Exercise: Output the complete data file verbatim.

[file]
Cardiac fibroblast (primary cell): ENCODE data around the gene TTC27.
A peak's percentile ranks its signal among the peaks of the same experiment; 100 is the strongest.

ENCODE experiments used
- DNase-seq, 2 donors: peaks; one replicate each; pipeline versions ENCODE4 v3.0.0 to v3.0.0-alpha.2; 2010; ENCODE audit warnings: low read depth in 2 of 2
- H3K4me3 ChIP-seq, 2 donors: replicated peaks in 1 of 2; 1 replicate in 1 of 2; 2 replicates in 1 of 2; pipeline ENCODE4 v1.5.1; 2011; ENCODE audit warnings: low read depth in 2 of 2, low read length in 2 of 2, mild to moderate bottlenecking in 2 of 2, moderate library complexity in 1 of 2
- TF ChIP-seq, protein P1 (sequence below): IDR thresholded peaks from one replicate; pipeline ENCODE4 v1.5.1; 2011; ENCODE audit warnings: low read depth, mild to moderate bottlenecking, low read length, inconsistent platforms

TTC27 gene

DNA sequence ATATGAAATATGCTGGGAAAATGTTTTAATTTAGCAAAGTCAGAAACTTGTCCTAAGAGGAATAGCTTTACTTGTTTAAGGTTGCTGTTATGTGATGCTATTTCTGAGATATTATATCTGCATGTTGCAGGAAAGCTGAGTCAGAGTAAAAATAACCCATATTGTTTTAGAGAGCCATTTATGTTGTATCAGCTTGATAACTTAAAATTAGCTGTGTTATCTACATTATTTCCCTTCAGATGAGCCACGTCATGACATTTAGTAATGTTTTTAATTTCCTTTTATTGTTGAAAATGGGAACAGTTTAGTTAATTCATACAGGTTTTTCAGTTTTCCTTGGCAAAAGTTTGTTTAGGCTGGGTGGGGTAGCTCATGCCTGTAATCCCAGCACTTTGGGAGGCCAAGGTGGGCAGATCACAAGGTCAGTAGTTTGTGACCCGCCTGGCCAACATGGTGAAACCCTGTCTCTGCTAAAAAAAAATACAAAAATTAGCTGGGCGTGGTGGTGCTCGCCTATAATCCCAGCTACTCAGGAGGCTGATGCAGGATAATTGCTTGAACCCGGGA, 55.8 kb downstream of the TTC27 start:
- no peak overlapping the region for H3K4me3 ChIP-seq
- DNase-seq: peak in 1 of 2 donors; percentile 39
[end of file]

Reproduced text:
Cardiac fibroblast (primary cell): ENCODE data around the gene TTC27.
A peak's percentile ranks its signal among the peaks of the same experiment; 100 is the strongest.

ENCODE experiments used
- DNase-seq, 2 donors: peaks; one replicate each; pipeline versions ENCODE4 v3.0.0 to v3.0.0-alpha.2; 2010; ENCODE audit warnings: low read depth in 2 of 2
- H3K4me3 ChIP-seq, 2 donors: replicated peaks in 1 of 2; 1 replicate in 1 of 2; 2 replicates in 1 of 2; pipeline ENCODE4 v1.5.1; 2011; ENCODE audit warnings: low read depth in 2 of 2, low read length in 2 of 2, mild to moderate bottlenecking in 2 of 2, moderate library complexity in 1 of 2
- TF ChIP-seq, protein P1 (sequence below): IDR thresholded peaks from one replicate; pipeline ENCODE4 v1.5.1; 2011; ENCODE audit warnings: low read depth, mild to moderate bottlenecking, low read length, inconsistent platforms

TTC27 gene

DNA sequence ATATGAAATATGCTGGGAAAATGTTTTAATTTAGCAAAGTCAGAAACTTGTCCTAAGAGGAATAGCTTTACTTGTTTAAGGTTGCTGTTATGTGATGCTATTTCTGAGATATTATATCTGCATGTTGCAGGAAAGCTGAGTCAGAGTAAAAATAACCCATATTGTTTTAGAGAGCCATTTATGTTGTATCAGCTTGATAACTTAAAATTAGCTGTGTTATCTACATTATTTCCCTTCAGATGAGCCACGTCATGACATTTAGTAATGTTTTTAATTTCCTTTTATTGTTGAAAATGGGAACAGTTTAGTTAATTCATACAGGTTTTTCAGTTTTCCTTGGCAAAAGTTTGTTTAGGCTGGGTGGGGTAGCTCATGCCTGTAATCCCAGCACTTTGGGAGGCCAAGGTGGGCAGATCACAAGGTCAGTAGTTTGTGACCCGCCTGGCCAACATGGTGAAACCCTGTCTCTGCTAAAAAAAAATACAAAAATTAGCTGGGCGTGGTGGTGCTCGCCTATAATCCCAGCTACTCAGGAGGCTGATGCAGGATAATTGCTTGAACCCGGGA, 55.8 kb downstream of the TTC27 start:
- no peak overlapping the region for H3K4me3 ChIP-seq
- DNase-seq: peak in 1 of 2 donors; percentile 39